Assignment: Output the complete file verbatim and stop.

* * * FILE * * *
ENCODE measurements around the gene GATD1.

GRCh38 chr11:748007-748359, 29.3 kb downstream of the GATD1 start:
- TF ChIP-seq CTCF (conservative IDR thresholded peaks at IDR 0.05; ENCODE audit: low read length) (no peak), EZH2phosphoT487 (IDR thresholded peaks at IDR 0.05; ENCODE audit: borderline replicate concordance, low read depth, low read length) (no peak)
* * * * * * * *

ENCODE measurements around the gene GATD1.

GRCh38 chr11:748007-748359, 29.3 kb downstream of the GATD1 start:
- TF ChIP-seq CTCF (conservative IDR thresholded peaks at IDR 0.05; ENCODE audit: low read length) (no peak), EZH2phosphoT487 (IDR thresholded peaks at IDR 0.05; ENCODE audit: borderline replicate concordance, low read depth, low read length) (no peak)